Trying to get a blog off the ground is hard work. After the initial period of excitement died off I found it harder to continue writing and thinking about ways to generate inbound links.
A month had passed since my last post and I began working on other projects, letting Nubtub slide lower down the list of priorities.
Until I finally received a positive comment on a post I was particularly proud of.
I suddenly found myself re-energised and inspired to continue writing. This is a pretty simple concept which is applicable to many areas of life and not just work, but it begs the question:
How can I use this knowledge to my advantage?
Actively seek feedback
You need to accept that with any new project you are going to have an initial burst of motivation that will eventually taper off. How you deal with this transition will have a massive impact on your success.
By acknowledging this fact, you can take steps to prepare for this lull and implement a strategy to manage your own level of motivation.
Success breeds success – ride the wave
I played competitive games online for over 6 years, during this time I went through many ups and downs in terms of performance. One observation I had was that when I was hot, I was hot.
When you start to win – at anything – you begin to find it easier to adapt and overcome small setbacks. Barriers to success turn into challenges, a problem for you to solve. A chance for you to shine.
Remember: it is harder to build momentum then it is to maintain it. If you find yourself on a hot-streak, milk it for all it’s worth and continue to challenge yourself.
Motivate your staff by giving them feedback
Conversely, lack of feedback runs hand-in-hand with de-motivation.
If you are in a position of leadership and someone in your team is working particularly hard, by failing to acknowledge this fact you are effectively telling them that you don’t value their hard work.
It is important to ensure that this feedback is genuine; people will know if you are being insincere and this may have opposite to your desired effect.
If you have a team member who is struggling or not doing well, you may need to spend some time thinking about what they do well so that you have some honest feedback to give them.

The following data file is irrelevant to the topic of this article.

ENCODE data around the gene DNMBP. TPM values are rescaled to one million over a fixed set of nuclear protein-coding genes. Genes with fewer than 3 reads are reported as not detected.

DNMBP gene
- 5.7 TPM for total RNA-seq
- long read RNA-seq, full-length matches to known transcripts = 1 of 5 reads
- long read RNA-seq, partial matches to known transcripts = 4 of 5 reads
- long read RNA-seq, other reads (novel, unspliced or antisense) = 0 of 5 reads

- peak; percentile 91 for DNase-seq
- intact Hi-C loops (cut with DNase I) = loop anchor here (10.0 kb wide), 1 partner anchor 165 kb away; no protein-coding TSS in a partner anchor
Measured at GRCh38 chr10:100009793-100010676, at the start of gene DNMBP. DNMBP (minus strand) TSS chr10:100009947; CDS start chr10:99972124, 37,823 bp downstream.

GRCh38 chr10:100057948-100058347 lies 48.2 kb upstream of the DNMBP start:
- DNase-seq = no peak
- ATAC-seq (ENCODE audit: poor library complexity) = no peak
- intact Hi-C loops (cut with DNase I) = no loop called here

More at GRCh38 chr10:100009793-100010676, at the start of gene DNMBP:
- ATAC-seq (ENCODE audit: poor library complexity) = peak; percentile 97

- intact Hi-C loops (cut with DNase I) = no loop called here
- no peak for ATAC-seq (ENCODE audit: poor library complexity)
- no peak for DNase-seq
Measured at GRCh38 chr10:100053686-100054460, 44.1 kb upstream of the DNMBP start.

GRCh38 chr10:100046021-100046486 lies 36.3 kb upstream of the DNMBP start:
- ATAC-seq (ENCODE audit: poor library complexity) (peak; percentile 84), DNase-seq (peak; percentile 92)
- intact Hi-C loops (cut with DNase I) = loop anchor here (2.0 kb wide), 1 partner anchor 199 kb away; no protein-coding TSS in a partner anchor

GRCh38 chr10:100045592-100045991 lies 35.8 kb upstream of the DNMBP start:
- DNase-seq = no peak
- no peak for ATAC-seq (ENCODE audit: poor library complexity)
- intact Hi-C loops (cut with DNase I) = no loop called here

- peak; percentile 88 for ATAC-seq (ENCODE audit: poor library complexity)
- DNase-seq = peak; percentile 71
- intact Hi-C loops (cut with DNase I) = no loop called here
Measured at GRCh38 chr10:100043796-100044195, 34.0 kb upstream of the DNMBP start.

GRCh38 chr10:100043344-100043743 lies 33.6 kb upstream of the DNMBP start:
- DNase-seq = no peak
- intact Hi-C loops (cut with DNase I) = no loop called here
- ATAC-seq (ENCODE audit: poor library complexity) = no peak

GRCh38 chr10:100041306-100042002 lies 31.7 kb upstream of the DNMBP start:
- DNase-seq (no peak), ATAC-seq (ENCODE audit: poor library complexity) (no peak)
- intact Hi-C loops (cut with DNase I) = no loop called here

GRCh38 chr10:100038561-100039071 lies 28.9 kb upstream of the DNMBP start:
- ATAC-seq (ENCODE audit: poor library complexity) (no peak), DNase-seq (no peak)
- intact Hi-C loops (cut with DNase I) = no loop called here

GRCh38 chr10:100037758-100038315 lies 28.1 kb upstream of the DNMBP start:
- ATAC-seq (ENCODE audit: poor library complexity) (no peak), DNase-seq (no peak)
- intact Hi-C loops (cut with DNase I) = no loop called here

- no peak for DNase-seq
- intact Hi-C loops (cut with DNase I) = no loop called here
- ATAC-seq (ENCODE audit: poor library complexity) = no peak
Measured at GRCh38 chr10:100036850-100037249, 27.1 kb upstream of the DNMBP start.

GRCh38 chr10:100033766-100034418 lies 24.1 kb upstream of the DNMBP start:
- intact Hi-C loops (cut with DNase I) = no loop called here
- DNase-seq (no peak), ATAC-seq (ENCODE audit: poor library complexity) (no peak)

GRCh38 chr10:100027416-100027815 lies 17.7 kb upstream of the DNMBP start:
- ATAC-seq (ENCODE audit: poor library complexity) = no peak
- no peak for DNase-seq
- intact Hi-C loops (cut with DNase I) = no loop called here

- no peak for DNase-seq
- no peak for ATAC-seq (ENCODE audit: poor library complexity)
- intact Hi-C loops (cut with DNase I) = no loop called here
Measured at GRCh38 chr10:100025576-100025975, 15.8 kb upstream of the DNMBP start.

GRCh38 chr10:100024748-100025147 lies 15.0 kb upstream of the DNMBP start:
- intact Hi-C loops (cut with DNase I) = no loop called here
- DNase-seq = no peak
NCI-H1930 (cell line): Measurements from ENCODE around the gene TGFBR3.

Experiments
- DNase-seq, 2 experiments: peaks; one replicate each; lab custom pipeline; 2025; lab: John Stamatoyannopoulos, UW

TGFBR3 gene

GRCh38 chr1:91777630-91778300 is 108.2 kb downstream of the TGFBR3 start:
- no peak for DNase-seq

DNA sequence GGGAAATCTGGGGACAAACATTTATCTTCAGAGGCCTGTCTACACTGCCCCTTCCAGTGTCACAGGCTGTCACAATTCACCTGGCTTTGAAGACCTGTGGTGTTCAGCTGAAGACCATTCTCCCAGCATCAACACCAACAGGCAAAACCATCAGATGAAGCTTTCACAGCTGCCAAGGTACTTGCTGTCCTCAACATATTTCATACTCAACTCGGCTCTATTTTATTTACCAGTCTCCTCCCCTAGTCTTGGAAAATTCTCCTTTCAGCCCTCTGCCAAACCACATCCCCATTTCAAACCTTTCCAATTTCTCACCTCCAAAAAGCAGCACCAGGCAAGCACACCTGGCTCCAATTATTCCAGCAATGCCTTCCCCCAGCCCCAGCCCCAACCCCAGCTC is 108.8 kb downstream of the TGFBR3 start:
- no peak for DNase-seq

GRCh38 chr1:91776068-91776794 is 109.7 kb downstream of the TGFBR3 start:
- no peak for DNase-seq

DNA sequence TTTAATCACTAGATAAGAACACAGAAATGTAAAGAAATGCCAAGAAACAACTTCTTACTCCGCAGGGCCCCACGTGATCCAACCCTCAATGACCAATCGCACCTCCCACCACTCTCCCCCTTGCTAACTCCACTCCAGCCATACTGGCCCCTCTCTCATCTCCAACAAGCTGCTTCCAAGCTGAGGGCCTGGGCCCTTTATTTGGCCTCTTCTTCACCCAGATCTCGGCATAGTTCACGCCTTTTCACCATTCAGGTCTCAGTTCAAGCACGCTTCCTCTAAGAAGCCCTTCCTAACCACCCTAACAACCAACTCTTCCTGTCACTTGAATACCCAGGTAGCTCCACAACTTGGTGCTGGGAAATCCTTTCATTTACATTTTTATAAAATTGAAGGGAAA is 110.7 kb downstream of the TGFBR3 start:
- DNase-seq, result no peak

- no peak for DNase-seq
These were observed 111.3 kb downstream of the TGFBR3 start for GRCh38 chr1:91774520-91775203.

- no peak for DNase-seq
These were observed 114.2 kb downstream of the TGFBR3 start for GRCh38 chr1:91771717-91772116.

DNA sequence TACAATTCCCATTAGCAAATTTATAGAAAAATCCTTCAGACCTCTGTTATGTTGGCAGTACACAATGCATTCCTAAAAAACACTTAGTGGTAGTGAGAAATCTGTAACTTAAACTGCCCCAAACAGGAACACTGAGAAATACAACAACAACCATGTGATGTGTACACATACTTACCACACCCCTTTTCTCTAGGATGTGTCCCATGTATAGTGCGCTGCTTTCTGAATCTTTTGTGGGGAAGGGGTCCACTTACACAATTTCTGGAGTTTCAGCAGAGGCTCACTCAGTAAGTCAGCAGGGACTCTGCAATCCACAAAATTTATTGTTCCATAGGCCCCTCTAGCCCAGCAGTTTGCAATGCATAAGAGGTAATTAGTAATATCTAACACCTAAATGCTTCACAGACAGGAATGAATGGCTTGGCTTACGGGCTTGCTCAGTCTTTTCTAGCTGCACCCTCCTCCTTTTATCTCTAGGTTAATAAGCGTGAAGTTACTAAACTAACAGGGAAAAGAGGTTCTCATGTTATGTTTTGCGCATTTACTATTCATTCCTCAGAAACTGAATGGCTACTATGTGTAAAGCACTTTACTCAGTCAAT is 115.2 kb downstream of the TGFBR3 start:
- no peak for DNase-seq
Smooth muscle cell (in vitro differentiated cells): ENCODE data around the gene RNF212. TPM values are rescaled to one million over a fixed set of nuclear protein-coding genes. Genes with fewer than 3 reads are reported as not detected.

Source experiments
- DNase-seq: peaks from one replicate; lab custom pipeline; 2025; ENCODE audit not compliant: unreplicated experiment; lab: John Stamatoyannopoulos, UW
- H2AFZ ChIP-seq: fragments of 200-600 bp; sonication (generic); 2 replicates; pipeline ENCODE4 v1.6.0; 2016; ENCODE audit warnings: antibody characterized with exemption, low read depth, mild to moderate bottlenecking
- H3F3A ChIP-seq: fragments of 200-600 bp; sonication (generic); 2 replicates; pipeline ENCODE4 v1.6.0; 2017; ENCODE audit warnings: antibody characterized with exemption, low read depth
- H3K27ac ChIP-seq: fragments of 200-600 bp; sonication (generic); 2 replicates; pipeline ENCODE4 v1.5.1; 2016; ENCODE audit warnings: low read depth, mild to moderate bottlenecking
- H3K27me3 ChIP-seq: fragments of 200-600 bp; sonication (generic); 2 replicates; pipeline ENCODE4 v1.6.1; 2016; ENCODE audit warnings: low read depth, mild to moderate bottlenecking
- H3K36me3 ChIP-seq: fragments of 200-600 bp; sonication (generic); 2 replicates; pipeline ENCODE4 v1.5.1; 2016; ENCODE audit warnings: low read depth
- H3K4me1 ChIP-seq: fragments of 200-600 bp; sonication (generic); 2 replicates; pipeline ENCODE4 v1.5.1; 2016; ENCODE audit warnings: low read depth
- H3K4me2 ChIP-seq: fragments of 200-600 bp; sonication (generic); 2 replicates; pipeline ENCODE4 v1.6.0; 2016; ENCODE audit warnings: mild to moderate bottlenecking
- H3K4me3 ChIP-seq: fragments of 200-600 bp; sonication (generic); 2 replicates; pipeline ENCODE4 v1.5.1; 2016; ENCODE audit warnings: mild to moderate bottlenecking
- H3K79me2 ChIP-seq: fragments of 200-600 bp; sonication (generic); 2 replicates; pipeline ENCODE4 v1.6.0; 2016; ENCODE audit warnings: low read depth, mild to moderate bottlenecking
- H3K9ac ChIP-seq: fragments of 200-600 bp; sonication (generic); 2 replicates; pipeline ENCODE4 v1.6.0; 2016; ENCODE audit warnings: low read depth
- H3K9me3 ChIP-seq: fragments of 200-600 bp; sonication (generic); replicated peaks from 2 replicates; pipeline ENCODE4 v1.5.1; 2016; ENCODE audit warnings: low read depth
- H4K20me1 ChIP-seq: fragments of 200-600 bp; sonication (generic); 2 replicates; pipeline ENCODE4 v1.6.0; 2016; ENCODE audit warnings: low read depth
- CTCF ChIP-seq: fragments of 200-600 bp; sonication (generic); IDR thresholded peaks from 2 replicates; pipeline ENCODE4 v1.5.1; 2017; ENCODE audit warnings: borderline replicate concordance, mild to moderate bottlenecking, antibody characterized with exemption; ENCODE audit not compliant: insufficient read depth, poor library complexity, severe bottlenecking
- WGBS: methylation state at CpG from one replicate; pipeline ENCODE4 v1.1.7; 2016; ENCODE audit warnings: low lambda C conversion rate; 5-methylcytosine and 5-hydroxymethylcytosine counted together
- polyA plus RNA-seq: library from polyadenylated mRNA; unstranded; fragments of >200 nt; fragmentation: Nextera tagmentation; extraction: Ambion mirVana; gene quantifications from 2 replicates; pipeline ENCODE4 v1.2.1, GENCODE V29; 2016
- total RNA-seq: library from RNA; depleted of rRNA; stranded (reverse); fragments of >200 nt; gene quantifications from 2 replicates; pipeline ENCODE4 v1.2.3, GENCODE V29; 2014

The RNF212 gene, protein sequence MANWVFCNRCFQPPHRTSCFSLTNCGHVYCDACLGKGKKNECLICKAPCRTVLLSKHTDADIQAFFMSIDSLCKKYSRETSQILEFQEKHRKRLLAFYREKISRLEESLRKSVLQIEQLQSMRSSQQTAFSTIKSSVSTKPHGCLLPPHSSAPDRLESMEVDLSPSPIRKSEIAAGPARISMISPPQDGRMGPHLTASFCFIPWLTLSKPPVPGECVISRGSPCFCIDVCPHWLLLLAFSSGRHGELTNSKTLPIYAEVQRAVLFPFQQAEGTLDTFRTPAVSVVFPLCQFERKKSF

Give people a vested interest in your success
I recall one manager I had that just didn’t care; he often made excuses for not coming into the office and did his absolute best to escape any semblance of work or responsibility.
At first I thought it was great, I saw it as complete freedom and a rich opportunity to do what I liked, when I liked. I didn’t have a great deal of respect for the man and told myself that I didn’t care what he thought and was not fussed that he had no idea about any successes I had.
Eventually I started to become de-motivated and strangely upset by this lack of support. I was experienced enough to not need any help but what I wasn’t getting was my ego stroked and appreciation for my efforts.
This led to me resenting my boss and the company and I felt like no one cared about how much effort I put in. As a manager he failed catastrophically.
Despite my manager’s shortcomings, the ultimate responsibility for my de-motivation rested with me.
What I should have done was approach my manager and tell him that I needed more feedback. I should have made it clear to him that his success was directly linked to my success and found a reason for him to take an interest in my needs.
Figure out what is important to people
What my boss failed to do was to recognise what it was that motivated me. You cannot assume that everyone will be motivated by having their ego stroked but what you can assume is that everyone has an inherent need for their efforts to be acknowledged and appreciated.
Pay attention to people (and yourself) and study what makes them tick. Once you have discerned exactly what motivates them you can use this knowledge to your and their advantage.